I recently read an interview with Howard Lovy from ALLI (Alliance of Independent Authors) who confirmed what I had been feeling and thinking for sometime. As I have got older, I find myself wanting to read books by authors who write realistically about people my age. Well, maybe a bit younger. After all I am now in my 70s. When I was a lot younger, like Howard I too probably found it funny to see older people depicted as ‘comedy characters,’ but not anymore. Those sort of storylines have long since worn thin. And let’s be honest, who wants to be the constant butt of the joke?
These days I prefer to read books which tell the truth about us older people. The reality of how we, the experienced workers always appear to be the first to face redundancy because it’s cheaper to pay the young. And how we cope with life after work. More so, I want to see how older people begin new lives, have new adventures or finally tell their children to ‘sling it’ as the bank of Mum and Dad is now permanently closed because they are off on a world cruise. Selfish I know but what the heck, we’ve earned it so why shouldn’t we be able to spend it on ourselves?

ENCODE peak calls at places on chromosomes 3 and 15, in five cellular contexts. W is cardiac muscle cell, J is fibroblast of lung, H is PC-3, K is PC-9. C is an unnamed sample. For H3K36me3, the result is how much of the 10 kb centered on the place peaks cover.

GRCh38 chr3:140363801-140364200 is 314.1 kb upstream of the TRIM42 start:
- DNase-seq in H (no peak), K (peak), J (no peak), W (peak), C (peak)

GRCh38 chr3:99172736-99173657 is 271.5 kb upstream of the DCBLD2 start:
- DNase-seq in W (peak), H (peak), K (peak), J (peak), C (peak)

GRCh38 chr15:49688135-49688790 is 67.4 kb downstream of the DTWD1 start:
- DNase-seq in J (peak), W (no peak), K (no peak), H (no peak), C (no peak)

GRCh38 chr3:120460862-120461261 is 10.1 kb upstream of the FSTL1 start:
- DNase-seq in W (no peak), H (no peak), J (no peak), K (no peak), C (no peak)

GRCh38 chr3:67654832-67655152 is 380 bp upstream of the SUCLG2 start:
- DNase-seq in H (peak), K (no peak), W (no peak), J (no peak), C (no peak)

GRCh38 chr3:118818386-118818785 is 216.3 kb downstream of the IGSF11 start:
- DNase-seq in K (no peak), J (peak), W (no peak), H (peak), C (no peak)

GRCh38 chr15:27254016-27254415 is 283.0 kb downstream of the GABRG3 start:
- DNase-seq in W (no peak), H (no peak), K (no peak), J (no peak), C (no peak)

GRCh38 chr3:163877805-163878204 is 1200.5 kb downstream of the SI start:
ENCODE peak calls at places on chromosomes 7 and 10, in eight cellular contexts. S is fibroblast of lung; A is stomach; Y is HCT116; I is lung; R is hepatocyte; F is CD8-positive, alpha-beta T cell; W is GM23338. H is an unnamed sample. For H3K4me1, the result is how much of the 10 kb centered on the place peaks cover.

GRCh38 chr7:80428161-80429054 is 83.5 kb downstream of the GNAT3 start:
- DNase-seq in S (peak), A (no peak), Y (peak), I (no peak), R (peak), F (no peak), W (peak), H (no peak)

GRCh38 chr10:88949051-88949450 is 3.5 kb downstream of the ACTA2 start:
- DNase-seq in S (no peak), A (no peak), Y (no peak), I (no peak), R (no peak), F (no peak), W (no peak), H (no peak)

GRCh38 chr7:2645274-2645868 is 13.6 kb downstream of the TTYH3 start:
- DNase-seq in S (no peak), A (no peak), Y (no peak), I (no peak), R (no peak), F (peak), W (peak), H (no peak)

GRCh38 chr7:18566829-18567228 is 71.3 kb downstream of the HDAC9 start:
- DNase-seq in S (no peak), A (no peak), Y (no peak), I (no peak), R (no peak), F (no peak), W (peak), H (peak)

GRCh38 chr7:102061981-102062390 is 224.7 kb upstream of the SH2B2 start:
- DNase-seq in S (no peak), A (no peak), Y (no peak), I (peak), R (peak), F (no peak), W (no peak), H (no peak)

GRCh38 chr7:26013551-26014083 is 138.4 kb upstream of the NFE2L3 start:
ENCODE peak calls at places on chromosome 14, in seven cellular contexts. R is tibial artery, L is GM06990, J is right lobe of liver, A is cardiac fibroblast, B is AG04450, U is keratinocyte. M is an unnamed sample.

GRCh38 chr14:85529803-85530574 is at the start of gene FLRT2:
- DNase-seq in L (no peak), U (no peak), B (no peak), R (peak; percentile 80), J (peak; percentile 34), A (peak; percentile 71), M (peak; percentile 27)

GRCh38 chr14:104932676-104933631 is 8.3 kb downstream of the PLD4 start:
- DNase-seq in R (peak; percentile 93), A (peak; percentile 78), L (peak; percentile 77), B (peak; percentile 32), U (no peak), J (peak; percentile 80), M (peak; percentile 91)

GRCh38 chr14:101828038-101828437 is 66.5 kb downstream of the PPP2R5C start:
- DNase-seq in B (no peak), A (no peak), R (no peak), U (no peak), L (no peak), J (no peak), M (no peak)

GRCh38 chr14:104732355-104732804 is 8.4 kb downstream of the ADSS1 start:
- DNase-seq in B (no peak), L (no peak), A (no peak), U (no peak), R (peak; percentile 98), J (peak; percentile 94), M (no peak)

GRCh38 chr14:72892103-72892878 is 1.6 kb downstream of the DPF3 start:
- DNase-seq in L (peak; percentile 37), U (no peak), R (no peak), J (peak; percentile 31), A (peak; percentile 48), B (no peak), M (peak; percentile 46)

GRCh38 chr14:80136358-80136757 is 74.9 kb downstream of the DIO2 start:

Books and authors I once enjoyed no longer appear to be mature enough. Dialogue that sounded witty when I was younger now irritates me as if it has been written by, and for, youngsters. It just seems that characters coming up to my age and above seem to be written as if they are stereotyped into not thinking or acting with any kind of nuance or maturity.
So, I ask you authors out there? Where are the books for people of my age? For grown-ups, ‘cause that’s what I am? I may want to behave like a kid again but I still want books for and about those who really know what it’s like to live amongst the ageist stereotypes?
I recently listened to a 2018 episode of the IndieVoices podcast recorded for the Alliance of Independent Authors, where Howard Lovy talked to Claire Baldry. At the time she was aged a mere sixty-three years old and was an indie author who also advocated for older authors. Howard also spoke to Maggie Christensen, who was then seventy-three years old, and who writes about mature women facing life-changing situations. What an interesting interview it was.
You too can listen to the interview by clicking this link: https://www.youtube.com/watch?v=KmbHw0k7ay8